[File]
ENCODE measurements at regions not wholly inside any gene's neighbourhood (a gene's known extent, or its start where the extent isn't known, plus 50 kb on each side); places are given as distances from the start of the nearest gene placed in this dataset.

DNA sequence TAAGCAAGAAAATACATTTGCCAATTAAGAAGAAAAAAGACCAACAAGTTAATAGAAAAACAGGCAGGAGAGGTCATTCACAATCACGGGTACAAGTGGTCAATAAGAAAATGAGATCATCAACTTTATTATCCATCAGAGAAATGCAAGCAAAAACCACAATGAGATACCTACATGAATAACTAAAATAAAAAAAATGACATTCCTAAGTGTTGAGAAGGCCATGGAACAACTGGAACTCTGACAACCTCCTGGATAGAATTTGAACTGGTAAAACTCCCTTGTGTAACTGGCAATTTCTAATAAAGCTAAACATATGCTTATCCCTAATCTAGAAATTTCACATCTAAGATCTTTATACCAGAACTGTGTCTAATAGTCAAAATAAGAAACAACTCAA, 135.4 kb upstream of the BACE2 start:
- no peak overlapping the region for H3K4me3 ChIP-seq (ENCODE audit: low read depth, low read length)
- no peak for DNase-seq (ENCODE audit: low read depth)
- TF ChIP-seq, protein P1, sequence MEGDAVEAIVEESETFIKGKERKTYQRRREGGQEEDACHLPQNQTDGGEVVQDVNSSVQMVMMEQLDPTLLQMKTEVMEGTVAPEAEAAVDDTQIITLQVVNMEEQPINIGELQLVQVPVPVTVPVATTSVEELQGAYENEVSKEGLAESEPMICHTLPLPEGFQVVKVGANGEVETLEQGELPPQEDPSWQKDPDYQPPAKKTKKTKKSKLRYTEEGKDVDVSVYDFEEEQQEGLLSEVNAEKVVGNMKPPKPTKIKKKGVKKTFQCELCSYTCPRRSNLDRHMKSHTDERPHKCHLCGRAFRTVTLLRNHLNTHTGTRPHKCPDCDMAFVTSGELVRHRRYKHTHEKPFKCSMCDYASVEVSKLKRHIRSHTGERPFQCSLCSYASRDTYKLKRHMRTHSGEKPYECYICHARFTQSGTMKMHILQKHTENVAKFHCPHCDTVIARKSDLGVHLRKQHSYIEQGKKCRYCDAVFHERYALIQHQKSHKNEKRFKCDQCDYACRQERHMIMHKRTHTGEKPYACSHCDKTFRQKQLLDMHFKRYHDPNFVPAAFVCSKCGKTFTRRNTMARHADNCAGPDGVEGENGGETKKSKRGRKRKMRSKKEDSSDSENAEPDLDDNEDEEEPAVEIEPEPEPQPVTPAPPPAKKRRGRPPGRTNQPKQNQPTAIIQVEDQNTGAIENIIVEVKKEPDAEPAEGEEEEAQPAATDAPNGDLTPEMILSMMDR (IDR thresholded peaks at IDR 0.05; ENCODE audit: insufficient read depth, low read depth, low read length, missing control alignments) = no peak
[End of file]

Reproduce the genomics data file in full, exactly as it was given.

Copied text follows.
ENCODE measurements at regions not wholly inside any gene's neighbourhood (a gene's known extent, or its start where the extent isn't known, plus 50 kb on each side); places are given as distances from the start of the nearest gene placed in this dataset.

DNA sequence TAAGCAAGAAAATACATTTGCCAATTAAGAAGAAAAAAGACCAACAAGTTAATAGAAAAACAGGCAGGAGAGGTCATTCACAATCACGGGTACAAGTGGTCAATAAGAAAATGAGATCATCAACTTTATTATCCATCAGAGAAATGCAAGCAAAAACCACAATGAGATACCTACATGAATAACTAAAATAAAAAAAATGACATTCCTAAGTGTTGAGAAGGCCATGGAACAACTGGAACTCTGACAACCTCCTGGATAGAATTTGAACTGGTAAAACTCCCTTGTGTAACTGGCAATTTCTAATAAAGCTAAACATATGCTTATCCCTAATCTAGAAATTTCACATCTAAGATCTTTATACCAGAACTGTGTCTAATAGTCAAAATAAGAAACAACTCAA, 135.4 kb upstream of the BACE2 start:
- no peak overlapping the region for H3K4me3 ChIP-seq (ENCODE audit: low read depth, low read length)
- no peak for DNase-seq (ENCODE audit: low read depth)
- TF ChIP-seq, protein P1, sequence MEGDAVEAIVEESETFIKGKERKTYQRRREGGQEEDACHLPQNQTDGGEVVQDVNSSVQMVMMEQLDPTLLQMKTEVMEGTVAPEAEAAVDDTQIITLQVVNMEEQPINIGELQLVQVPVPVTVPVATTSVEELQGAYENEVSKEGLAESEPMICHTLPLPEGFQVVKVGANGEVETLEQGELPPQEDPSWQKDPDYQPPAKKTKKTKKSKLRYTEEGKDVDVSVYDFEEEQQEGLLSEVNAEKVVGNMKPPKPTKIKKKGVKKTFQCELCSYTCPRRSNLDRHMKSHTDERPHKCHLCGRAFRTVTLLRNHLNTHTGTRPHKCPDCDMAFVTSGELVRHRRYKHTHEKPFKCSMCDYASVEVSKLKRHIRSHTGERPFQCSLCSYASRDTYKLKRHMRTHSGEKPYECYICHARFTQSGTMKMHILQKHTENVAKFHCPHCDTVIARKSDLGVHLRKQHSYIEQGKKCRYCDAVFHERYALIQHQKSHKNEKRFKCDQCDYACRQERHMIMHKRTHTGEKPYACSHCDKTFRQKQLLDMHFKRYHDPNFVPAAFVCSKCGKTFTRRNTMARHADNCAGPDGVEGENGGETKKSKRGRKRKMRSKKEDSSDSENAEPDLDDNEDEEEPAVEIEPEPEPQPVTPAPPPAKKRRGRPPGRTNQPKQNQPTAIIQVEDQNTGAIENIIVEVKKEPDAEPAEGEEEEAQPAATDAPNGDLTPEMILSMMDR (IDR thresholded peaks at IDR 0.05; ENCODE audit: insufficient read depth, low read depth, low read length, missing control alignments) = no peak